A very important but still unanswered question relates to the putative importance of transendothelial transport in pathogenesis of insulin resistance. Clear biochemical defects have been identified in insulin-resistant animal models and humans, including receptor downregulation, phosphatidylinositol 3-kinase defects, reduction in mitochondrial function, and reduced numbers of glucose transporters. But, is there a defect in delivery of insulin to the sensitive cells?

Martin Ellmerer, in our laboratory, worked with Joyce Richey and used compartmental modeling to analyze distribution of insulin in animals rendered obese with a high-fat diet (69). Their analysis suggested that obesity limited access of insulin to skeletal muscle, accounting for about one-half of the insulin resistance caused by high-fat feeding. Very recently, to examine the possible effects of obesity on insulin kinetics more directly, Jenny Chiu worked with Richey to examine the movement of insulin within the interstitial compartment of muscle tissue. These investigators injected insulin directly into muscle and measured insulin in the interstitium (lymph) and glucose disposal by the hindlimb. We found that glucose uptake by skeletal muscle in normal animals is much more sensitive to the hormone than is suggested by systemic measurements and glucose clamps (Vmax ∼22 mg · min−1 · leg−1 and an ED50 of ∼120 pmol/l). The latter result implies that availability of insulin to the sensitive tissue is limited by either transport across endothelium or distribution of blood flow between “nutritive” versus “non-nutritive” tissues, as suggested by Clark, Barrett, and their colleagues (70,71). Even more interesting is the recent result of Chiu and colleagues (69) that infusion of the lipid emulsion Liposyn, which raises peripheral FFA levels, appears to absent insulin from skeletal muscle tissue—when Liposyn is infused, insulin appears to exit skeletal muscle rapidly, as there is virtually no increase in interstitial insulin despite direct injection of the hormone into muscle tissue. The latter result suggests rapid washout of insulin from skeletal muscle, which could suggest a great increase in permeability of capillary endothelium to the insulin molecule. It is clear that availability of insulin to the sensitive tissues (muscle and adipose) is a major factor determining insulin sensitivity. Thus, conclusions regarding insulin action from measurements of cellular and subcellular function alone cannot reproduce insulin's action in vivo, and the availability of insulin at skeletal muscle deserves further study.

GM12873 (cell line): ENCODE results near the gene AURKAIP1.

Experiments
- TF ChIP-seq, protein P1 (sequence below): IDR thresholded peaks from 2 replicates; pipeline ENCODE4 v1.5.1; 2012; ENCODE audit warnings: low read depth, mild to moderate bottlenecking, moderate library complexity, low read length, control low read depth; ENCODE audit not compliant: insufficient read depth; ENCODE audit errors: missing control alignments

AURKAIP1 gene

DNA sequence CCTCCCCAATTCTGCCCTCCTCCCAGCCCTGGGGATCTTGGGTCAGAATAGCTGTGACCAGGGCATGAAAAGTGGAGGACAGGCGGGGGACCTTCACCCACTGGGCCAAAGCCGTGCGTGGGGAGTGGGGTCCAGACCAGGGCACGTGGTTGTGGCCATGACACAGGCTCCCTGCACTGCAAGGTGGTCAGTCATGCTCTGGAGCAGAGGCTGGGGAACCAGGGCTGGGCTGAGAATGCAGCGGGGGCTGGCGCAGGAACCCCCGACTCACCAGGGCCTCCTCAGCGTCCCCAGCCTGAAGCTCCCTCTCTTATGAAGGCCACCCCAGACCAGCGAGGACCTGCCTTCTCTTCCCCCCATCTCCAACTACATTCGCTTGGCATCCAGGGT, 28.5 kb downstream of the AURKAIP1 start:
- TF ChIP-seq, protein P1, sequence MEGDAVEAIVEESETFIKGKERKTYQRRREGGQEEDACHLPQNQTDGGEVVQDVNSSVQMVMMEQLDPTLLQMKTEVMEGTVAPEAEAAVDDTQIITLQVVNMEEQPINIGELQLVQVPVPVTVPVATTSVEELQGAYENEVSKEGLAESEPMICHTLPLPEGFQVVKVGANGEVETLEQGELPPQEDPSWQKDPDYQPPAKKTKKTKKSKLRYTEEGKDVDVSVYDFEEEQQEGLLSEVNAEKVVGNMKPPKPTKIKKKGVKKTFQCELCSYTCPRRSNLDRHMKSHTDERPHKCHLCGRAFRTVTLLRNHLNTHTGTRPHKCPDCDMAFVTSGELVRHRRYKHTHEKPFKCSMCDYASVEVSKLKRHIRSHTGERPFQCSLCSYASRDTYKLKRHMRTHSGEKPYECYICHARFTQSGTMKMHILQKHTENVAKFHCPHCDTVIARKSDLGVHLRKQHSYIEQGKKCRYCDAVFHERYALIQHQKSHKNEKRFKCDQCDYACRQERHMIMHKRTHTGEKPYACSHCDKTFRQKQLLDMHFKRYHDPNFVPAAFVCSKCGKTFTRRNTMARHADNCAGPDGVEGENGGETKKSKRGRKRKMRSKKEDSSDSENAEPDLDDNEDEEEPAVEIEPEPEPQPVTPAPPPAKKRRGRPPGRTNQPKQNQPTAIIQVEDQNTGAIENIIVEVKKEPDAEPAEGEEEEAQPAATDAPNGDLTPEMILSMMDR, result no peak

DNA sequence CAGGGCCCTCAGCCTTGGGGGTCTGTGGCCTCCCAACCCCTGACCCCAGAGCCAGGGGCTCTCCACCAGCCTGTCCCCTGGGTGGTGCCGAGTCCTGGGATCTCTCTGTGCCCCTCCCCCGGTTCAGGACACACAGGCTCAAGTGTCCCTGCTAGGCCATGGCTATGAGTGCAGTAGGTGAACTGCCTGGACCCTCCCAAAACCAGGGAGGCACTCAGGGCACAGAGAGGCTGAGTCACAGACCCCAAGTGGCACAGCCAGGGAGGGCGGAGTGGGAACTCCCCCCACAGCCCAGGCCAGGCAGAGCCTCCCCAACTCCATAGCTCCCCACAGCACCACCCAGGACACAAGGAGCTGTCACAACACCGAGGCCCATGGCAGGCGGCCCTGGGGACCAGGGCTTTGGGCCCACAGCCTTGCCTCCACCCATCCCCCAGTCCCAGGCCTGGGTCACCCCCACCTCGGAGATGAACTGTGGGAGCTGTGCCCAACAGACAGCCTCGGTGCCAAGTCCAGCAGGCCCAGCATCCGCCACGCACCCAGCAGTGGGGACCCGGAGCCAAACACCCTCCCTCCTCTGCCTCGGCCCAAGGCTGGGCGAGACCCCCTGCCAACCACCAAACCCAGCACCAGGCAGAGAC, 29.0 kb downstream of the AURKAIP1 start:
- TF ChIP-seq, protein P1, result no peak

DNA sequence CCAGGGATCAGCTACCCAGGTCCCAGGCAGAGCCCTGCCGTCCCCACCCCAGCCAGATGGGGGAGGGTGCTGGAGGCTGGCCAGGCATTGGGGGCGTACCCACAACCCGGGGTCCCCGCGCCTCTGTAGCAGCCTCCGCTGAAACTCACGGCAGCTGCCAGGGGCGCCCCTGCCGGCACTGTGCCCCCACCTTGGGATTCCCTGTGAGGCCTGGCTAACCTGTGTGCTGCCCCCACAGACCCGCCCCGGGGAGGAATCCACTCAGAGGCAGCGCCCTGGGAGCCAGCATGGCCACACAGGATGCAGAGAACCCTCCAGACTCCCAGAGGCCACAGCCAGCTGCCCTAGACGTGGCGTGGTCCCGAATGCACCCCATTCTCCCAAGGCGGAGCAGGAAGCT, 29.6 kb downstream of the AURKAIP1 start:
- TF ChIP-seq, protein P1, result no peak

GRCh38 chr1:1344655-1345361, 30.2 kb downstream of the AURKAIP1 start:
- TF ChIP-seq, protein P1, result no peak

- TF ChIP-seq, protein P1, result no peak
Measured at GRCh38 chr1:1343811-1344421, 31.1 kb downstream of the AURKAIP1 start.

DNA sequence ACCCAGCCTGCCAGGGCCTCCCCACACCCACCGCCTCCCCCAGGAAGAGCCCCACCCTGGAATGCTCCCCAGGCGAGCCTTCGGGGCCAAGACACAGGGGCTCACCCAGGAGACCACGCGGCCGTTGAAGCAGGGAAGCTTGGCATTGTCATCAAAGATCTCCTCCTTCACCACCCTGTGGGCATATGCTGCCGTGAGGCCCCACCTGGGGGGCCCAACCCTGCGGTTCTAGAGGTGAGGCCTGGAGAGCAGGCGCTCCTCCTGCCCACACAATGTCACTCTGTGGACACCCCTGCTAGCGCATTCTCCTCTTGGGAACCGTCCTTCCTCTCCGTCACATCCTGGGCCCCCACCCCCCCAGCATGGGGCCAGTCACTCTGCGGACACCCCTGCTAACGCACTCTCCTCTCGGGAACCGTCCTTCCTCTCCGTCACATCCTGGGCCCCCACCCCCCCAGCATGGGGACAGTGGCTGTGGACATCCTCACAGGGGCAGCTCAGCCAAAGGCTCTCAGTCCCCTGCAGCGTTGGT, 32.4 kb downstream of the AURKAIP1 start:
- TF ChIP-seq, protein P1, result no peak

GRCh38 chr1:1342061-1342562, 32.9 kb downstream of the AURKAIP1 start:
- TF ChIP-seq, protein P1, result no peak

The slow action of insulin, revealed by minimal modeling and glucose clamp experiments, have led to interesting and potentially important insights regarding the action of insulin and mechanisms of insulin resistance. Given that insulin resistance is an important factor, albeit not the only factor in pathogenesis of type 2 diabetes, further study of insulin access to skeletal muscle and adipose tissue is justified.

BRANCH #3: The role of FFAs in insulin action and glucose homeostasis